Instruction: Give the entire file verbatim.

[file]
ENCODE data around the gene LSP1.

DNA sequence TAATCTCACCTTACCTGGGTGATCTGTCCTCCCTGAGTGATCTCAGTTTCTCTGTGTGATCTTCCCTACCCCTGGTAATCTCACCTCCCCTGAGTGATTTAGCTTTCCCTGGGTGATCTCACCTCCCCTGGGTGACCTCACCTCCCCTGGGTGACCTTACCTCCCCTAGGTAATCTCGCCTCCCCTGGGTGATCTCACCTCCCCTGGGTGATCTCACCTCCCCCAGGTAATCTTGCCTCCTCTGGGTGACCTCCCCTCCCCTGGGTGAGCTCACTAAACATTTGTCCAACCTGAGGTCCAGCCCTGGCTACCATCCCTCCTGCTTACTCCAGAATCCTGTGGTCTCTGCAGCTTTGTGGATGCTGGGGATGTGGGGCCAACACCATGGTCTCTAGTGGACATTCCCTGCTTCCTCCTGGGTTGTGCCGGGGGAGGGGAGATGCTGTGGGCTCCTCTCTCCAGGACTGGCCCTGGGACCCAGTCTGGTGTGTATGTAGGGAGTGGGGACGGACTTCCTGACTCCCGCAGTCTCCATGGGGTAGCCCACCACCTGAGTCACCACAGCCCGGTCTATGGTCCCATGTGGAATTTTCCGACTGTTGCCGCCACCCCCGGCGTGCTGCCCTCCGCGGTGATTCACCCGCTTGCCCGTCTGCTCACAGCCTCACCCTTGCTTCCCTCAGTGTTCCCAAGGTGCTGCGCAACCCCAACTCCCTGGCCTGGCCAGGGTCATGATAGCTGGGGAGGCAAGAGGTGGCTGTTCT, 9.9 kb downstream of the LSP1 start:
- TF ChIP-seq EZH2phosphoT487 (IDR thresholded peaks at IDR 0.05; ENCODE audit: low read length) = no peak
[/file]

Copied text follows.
ENCODE data around the gene LSP1.

DNA sequence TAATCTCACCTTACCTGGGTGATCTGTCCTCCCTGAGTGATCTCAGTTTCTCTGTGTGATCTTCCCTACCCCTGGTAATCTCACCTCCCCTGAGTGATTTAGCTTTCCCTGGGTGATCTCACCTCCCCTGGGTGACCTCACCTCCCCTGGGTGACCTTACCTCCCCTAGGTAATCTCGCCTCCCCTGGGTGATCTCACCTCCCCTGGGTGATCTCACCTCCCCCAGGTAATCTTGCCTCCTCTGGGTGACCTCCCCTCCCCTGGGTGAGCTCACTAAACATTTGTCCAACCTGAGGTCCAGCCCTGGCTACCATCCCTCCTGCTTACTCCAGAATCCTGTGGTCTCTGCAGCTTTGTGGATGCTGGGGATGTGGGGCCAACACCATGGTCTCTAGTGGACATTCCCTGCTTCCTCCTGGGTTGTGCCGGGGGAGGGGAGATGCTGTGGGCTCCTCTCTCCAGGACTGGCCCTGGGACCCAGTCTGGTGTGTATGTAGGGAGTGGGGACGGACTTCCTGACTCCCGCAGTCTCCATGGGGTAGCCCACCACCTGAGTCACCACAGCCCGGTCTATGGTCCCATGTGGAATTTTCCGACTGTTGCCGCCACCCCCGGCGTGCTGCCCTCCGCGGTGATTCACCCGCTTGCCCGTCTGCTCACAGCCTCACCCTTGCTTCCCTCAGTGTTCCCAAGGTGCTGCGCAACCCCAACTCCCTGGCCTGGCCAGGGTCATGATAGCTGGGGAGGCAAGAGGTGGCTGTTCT, 9.9 kb downstream of the LSP1 start:
- TF ChIP-seq EZH2phosphoT487 (IDR thresholded peaks at IDR 0.05; ENCODE audit: low read length) = no peak